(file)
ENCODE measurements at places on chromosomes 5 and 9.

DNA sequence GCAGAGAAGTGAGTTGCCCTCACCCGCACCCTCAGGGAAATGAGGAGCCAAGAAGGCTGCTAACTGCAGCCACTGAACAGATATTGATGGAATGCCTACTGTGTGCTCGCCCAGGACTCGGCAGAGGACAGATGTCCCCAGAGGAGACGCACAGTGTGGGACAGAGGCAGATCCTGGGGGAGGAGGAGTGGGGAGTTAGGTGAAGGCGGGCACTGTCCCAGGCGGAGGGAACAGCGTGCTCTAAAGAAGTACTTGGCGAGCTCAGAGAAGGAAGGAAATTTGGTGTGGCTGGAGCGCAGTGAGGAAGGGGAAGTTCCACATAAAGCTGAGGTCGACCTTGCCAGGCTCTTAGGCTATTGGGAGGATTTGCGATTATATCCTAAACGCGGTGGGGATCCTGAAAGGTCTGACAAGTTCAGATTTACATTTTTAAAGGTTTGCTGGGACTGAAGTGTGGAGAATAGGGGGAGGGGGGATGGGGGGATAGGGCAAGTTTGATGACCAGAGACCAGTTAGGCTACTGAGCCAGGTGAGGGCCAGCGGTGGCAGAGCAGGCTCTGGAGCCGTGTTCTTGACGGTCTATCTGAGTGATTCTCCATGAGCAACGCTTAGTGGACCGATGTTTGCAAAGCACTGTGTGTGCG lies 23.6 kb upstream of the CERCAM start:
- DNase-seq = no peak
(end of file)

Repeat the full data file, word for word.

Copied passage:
ENCODE measurements at places on chromosomes 5 and 9.

DNA sequence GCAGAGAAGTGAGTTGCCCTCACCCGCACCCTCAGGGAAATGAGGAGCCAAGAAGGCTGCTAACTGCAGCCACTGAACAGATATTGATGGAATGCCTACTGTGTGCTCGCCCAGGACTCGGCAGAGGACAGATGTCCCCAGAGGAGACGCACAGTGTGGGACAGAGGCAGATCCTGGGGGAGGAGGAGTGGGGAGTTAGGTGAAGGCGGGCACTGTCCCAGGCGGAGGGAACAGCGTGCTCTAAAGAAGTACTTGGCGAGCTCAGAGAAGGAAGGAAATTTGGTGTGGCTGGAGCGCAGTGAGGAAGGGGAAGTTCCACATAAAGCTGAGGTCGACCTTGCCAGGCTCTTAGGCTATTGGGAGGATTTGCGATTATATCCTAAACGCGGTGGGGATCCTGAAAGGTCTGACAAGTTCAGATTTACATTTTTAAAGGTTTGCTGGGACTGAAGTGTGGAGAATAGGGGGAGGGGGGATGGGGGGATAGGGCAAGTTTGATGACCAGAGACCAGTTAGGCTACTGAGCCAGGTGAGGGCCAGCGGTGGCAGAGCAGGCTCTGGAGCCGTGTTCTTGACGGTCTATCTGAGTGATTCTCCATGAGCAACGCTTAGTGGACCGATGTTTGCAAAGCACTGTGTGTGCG lies 23.6 kb upstream of the CERCAM start:
- DNase-seq = no peak